A begonia is a begonia is a begonia . . . don't be so sure

THE REAL DIRT

January 25, 1992|By Mike Klingaman

I've never been a big fan of begonias. They don't smell. The shiny leaves look artificial, as if they've been sprayed with floor wax. And the blossoms I've seen come in only three colors: red, white and pink.

To me, begonias are boring. But what do I know? I buy my bedding plants at K mart.

Now I find that begonias come in all colors, shapes and sizes. There are tiny begonias that fit in your palm, with flowers the size of a fingernail. There are giant begonias that grow 8 feet tall, with leaves stretching 4 feet across.

There are begonias with purple leaves, hairy leaves and leathery leaves. There are begonias whose leaves can be brewed to make tea. There are even some fragrant begonias with lightly scented blossoms.

Obviously, discount stores have done begonias an injustice. And so have I.

How many different begonias are there? More than 1,000 species, 10,000 hybrids and 40,000 cultivars, according to the American Begonia Society. And those numbers keep going up.

New species are being located all the time in their native tropics, says Wanda Macnair, 60, a begonia enthusiast from Cambridge, Mass. In fact, there is currently a backlog of more than 200 newly discovered begonias awaiting nomenclature.

However, the plants are threatened. American Begonia Society officials are rushing to stay one step ahead of the chain saws in South America, where some of the plants grow to 15 feet.

"We're fighting the cutting of the rain forests," says Ms. Macnair. "So many begonia varieties are disappearing before they are even found."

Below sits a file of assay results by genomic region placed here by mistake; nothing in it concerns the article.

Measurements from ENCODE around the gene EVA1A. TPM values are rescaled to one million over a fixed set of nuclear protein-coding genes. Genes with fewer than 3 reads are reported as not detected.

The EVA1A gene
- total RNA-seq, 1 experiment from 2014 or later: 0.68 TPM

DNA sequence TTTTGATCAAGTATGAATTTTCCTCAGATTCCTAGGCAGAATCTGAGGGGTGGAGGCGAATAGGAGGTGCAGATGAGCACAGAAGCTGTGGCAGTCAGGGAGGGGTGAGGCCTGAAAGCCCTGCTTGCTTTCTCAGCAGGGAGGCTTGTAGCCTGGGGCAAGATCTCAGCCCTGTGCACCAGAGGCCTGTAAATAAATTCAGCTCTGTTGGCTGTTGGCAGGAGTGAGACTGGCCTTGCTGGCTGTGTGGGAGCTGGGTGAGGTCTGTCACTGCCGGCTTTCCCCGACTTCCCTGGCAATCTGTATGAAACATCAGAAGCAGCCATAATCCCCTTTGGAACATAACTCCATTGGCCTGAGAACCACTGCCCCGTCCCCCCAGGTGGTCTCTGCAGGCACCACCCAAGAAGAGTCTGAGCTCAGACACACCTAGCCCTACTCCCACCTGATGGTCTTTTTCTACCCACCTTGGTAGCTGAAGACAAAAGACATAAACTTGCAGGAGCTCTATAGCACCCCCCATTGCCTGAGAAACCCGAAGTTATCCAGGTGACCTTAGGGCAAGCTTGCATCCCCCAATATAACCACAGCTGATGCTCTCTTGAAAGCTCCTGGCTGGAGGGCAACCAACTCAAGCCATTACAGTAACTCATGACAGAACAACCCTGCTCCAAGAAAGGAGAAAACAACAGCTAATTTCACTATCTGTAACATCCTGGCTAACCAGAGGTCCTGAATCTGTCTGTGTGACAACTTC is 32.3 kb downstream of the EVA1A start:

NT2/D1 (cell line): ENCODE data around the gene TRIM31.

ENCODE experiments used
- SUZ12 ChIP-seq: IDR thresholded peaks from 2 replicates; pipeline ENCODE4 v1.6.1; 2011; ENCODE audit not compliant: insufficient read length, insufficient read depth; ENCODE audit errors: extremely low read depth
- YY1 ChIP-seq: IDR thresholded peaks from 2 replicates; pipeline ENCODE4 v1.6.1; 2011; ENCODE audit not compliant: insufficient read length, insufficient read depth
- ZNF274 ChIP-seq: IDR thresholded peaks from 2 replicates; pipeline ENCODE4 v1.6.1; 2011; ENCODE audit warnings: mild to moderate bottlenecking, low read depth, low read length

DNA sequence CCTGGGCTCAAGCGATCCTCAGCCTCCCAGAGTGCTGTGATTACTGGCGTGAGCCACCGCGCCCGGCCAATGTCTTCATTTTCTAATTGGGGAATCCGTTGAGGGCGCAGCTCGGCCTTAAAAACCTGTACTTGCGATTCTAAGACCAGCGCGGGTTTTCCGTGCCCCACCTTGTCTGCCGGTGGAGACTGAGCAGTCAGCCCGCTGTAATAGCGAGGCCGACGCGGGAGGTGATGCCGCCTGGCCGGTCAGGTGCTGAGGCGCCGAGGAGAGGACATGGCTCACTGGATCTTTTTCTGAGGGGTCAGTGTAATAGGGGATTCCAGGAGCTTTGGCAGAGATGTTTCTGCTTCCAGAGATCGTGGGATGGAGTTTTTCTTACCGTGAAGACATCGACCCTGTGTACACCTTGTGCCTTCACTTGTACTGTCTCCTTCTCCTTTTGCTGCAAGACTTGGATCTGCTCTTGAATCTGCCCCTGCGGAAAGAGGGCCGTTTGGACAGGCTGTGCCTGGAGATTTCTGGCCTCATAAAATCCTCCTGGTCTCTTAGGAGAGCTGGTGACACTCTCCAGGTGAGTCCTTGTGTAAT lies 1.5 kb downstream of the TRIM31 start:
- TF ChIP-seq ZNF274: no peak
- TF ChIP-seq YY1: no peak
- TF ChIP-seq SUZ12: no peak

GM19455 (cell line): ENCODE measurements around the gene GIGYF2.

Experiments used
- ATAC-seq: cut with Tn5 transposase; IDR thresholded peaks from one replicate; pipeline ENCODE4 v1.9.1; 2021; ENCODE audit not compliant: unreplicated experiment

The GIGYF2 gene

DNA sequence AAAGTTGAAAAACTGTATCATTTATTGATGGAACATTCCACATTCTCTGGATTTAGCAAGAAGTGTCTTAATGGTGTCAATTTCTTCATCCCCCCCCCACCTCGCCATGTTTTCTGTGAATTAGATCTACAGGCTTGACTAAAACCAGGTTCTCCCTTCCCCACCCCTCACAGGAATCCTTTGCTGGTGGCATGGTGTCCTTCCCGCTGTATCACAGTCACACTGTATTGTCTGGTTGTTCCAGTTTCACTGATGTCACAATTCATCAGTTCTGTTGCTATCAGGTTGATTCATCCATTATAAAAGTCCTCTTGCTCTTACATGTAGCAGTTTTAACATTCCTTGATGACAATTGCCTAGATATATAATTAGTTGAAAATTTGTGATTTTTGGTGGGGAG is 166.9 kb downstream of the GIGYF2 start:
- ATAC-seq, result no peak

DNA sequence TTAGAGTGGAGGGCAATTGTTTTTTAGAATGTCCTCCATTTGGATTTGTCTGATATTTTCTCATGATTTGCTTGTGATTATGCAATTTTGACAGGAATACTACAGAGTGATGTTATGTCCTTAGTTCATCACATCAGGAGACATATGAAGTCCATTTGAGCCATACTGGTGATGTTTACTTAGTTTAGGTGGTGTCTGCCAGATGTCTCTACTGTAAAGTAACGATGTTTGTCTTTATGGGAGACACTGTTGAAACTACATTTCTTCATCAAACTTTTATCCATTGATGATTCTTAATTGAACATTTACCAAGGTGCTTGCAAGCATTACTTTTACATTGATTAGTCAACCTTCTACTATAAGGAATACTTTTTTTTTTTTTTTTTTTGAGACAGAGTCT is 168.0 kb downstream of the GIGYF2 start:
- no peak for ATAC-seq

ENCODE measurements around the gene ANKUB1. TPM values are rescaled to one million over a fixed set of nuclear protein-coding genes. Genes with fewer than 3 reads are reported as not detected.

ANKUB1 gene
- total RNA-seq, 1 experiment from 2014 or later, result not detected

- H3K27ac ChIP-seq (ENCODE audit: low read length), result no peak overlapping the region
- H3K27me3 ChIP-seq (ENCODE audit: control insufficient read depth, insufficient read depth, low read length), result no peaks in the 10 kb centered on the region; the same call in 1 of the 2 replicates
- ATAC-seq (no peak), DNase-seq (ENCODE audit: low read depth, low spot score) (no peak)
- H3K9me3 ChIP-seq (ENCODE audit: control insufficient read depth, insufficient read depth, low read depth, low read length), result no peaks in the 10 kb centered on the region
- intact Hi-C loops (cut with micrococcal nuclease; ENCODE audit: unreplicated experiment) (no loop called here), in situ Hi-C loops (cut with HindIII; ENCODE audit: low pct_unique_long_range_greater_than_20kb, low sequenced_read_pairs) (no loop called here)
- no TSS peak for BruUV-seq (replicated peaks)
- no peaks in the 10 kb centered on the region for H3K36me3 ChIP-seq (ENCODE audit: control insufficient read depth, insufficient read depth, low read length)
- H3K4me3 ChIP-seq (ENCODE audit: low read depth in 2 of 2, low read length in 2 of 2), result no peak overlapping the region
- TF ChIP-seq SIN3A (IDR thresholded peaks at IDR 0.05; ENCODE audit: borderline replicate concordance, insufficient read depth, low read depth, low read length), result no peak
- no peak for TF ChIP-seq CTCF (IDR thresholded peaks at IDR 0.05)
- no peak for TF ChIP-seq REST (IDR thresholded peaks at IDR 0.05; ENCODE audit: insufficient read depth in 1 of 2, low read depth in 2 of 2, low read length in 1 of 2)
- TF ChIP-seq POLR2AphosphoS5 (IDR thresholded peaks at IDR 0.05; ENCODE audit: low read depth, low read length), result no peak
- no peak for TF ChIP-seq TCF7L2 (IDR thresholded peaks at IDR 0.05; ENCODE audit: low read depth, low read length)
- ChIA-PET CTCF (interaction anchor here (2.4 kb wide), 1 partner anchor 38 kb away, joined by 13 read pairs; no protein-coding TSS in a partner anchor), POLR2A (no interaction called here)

There are trailing begonias, succulent begonias and climbing begonias that will creep up the side of a house like morning glory vines in warmer climates.

"There's a begonia with leaves so tiny they look like blades of grass," says Ms. Macnair. "There's another shrub-like begonia, with compound leaves, which looks almost like marijuana."

Nonetheless, she says, most Americans remain wedded to the generic, store-bought wax begonia.

"We show all these unusual begonias at flower shows, but if they don't see those wax ones, some people are unhappy," says Ms. Macnair. "I guess that's all they know."

The rarer begonias appeal to Barbara Nunes, whose collection of 100 plants includes a hardy 2-foot begonia from China that produces huge pink blossoms each summer at her home in Springfield, Va. Indoors, several dainty pink and white varieties bloom profusely in special terrariums. One of Ms. Nunes' favorite begonias produces flower spikes that extend 1 foot above the plant itself. When open, the blossoms resemble a cloud.

Many indoor begonias make few demands, she says, provided they are potted in rich, fluffy soil, given proper light (12 hours a day) and watered sparingly in early morning.

Ms. Nunes propagates many of the plants herself.

"Begonias are so easy to grow," she says. "There's nothing more exciting than taking a leaf from one plant, sticking it in some vermiculite and watching a whole new plant start. It's a miracle."

Nor are begonias terribly difficult to hybridize at home, says John Ingles, spokesman for the 1,500-member American Begonia Society. All you do is rub the male and female flowers together, save the resulting seed and plant it.

"One of our members in upstate Wisconsin designed a new hybrid right in her own kitchen," says Mr. Ingles.

New members receive a handbook on begonia culture, a package of free seeds and a subscription to The Begonian, a bimonthly, 60-page color magazine. Dues are $15 a year. For more information write The American Begonia Society, 157 Monument Road, Rio Dell, Calif. 95562.

Beginning next weekend, Feb. 2, Mike Klingaman's gardening column "The Real Dirt" will appear each Sunday in The Sun Magazine.

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